THE TIME has surely come for another interest rate cut. Up until this week, the Monetary Policy Committee could reasonably argue justification in resisting calls for more cuts. The economy has been as flat as pancake ever since 11 September, but certain parts of it, consumer spending and housing, were racing away in a manner which even Gordon Brown, the Chancellor, thought required a rise in rates, not a cut.
That picture has changed. Consumer spending in July was more subdued than generally thought, and although mortgage lending seems to hit new records by the day, there are now clear signs of a slowdown in the overheated housing market. Yesterday's downward revision in second-quarter GDP growth to just 0.6 per cent confirms the economic stagnation we all suspected but the Government still refuses fully to accept. With inflation nearly a full percentage point below the Government's target, it's hard to see how a further quarter-point cut in rates could do damage. The risk at the moment is not that of inflation, but deflation.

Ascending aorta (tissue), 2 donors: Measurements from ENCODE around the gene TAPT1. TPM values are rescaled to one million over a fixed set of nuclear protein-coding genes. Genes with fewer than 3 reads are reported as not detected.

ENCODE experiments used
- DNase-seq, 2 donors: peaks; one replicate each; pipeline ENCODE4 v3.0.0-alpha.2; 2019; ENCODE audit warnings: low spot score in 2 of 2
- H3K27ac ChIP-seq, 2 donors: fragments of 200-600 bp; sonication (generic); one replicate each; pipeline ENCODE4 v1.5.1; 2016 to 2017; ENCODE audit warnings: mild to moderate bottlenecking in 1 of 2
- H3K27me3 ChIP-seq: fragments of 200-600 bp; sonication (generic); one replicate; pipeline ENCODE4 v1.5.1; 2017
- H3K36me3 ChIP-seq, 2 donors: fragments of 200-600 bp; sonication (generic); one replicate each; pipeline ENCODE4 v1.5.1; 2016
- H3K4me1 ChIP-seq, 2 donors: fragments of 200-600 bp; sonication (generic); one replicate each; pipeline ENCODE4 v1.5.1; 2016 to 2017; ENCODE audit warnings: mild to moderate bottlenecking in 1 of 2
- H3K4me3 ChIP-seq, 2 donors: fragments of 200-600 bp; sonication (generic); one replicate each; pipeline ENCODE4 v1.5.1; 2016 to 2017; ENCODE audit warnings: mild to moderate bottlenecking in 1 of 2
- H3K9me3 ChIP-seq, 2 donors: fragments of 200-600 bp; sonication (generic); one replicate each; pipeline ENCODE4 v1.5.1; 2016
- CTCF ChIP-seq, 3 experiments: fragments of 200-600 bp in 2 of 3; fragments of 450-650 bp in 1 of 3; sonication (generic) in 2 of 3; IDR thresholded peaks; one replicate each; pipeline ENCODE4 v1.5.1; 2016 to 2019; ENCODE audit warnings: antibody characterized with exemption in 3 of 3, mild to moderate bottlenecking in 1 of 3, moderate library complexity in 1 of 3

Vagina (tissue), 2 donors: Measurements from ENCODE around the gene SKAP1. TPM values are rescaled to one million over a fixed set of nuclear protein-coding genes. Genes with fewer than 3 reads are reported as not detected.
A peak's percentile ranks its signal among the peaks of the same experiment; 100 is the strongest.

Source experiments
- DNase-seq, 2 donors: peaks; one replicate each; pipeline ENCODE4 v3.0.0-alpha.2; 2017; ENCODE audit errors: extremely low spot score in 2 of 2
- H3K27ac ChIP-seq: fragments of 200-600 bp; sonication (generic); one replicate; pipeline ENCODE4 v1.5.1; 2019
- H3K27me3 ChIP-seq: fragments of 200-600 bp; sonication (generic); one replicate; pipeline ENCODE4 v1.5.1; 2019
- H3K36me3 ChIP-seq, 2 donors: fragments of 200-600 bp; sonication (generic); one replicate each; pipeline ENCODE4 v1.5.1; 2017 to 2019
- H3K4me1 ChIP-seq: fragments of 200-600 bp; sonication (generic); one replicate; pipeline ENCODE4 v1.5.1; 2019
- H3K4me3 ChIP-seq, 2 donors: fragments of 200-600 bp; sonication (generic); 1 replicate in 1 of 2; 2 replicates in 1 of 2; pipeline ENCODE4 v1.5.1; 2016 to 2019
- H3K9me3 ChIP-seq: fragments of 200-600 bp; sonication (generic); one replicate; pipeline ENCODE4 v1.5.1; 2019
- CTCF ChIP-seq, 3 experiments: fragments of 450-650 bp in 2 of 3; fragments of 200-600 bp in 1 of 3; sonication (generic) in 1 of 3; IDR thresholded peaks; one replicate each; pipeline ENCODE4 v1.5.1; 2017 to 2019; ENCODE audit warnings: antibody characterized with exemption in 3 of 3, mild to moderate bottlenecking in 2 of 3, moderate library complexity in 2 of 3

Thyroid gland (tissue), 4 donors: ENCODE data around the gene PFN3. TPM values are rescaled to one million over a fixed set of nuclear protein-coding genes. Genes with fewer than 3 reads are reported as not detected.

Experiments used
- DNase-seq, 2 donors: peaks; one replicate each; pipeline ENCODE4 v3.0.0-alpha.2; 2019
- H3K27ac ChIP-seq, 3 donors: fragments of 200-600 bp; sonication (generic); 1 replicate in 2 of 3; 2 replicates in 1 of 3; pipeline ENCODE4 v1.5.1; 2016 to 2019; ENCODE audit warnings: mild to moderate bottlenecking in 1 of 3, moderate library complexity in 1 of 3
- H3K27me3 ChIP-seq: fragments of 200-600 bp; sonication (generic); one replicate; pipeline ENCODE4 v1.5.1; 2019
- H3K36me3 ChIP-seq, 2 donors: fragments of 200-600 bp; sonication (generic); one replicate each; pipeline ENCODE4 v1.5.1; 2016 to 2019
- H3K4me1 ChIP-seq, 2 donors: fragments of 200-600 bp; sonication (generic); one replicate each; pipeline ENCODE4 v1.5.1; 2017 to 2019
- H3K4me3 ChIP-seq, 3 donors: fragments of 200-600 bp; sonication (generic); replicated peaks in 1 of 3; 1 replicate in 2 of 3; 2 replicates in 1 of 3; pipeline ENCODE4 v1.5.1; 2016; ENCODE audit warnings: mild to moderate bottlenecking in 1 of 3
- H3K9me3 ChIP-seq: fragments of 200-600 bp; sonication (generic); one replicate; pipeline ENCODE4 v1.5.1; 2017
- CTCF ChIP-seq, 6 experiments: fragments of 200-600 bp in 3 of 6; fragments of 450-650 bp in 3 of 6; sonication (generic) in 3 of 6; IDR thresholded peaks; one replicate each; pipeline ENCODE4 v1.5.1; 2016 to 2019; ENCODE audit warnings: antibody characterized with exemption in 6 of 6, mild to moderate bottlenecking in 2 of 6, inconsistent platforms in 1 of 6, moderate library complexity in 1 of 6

In the US, the chances of a double-dip recession have grown markedly in recent weeks. Some areas of consumer spending remain buoyant, notably autos, but that's only because the manufacturers are virtually giving the things away. The risk of outright deflation, something which has been talked about for ages but has generally been dismissed as remote, is also growing.
Alan Greenspan, chairman of the US Federal Reserve, needs everyone to keep spending, even if that means household debt grows yet further. Once households stop spending and start …